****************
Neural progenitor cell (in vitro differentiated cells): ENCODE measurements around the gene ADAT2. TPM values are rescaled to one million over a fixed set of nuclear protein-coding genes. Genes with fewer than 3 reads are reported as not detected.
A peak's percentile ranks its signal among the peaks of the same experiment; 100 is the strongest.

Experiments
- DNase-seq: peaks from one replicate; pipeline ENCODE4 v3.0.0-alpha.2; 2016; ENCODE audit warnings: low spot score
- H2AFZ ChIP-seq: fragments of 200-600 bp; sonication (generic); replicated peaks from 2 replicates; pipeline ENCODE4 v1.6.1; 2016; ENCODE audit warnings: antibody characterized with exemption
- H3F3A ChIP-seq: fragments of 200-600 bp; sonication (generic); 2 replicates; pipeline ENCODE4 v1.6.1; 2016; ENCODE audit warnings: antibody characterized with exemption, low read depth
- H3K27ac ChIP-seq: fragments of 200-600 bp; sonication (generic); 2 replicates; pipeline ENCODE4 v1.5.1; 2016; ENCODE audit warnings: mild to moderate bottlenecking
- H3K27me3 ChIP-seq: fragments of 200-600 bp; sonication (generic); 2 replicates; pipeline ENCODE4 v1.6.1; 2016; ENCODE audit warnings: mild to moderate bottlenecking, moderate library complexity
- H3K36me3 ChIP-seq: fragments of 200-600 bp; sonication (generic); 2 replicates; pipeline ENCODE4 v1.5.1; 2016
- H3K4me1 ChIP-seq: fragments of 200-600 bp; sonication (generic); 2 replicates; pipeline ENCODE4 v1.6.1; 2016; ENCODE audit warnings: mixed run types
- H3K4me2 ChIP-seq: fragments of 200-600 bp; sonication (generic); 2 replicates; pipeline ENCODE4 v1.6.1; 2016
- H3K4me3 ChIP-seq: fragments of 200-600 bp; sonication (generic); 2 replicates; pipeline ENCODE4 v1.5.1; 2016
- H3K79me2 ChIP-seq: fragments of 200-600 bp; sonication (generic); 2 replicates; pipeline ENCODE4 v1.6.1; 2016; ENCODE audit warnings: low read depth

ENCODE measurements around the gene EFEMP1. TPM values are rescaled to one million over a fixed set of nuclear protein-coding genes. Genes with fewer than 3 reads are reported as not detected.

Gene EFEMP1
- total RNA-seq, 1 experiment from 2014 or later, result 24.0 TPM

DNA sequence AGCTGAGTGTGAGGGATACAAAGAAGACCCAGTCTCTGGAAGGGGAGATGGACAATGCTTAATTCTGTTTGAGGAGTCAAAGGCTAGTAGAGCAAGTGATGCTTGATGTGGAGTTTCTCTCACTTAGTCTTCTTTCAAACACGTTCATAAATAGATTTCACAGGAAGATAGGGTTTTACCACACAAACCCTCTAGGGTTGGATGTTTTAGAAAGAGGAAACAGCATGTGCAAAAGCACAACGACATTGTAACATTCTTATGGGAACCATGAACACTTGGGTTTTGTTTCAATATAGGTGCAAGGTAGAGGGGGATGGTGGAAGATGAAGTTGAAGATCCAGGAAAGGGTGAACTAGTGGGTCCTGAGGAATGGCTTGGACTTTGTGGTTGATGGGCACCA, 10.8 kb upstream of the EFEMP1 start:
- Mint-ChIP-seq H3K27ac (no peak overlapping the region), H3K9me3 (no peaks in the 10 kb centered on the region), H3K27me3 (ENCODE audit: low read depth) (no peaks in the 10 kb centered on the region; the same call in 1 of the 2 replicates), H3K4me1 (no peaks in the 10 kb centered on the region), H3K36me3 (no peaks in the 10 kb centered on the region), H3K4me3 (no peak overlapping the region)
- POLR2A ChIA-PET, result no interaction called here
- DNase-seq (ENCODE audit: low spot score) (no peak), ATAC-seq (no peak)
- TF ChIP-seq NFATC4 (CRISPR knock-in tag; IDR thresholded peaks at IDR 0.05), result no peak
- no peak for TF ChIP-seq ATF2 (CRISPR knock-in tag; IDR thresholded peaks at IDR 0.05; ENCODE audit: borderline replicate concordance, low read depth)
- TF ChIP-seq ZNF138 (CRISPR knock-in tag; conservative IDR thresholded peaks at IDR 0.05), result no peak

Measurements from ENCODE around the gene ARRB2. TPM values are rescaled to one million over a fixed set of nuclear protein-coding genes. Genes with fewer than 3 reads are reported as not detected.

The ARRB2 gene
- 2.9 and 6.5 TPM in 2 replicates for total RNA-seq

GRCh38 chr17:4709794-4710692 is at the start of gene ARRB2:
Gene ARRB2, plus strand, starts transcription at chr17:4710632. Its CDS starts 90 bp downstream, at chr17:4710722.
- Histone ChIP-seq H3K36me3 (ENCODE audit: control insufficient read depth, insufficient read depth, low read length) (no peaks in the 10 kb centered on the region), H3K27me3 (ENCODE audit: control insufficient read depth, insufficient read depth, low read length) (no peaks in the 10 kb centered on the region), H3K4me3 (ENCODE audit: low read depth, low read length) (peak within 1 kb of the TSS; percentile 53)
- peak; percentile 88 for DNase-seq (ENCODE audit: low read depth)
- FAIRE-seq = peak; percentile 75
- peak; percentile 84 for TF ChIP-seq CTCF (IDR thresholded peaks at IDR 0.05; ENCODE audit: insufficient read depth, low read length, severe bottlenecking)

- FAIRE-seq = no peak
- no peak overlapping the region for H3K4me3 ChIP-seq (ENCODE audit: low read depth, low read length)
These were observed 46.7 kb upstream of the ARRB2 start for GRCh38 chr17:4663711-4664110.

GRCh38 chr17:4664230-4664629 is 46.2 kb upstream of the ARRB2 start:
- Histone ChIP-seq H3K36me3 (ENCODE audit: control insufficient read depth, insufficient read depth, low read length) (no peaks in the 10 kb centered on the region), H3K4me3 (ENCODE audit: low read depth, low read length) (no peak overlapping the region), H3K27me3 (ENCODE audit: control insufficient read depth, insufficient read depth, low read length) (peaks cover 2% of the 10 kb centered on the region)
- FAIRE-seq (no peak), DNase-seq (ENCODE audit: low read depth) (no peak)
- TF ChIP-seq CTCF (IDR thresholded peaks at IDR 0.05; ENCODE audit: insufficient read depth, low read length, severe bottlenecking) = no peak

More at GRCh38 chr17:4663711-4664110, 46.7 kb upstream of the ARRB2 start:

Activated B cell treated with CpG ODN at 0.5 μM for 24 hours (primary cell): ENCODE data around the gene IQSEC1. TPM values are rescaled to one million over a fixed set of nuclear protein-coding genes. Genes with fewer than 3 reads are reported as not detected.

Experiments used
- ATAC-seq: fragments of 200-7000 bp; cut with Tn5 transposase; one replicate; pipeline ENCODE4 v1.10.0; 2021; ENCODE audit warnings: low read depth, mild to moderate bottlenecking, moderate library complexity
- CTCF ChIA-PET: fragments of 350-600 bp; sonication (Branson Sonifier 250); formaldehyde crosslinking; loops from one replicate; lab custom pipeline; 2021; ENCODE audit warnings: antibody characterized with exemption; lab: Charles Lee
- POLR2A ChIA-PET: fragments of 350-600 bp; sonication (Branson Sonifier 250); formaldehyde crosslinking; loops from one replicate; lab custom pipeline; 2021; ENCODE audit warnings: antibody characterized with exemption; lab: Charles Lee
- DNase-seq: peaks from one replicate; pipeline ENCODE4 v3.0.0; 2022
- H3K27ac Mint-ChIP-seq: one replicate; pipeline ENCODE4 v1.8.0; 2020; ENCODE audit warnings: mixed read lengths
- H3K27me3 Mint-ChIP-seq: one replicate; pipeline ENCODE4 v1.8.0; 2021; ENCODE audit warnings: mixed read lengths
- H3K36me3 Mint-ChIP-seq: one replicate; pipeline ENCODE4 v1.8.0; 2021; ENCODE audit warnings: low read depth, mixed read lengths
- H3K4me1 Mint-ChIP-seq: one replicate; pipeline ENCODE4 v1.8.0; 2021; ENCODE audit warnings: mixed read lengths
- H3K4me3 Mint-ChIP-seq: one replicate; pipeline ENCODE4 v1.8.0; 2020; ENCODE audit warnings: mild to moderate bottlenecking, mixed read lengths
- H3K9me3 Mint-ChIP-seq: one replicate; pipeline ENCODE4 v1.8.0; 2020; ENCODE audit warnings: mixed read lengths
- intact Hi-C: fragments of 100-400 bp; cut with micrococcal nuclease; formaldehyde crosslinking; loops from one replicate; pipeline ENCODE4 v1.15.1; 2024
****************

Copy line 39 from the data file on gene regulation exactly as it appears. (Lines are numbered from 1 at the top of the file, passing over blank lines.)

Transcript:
- TF ChIP-seq CTCF (IDR thresholded peaks at IDR 0.05; ENCODE audit: insufficient read depth, low read length, severe bottlenecking) = no peak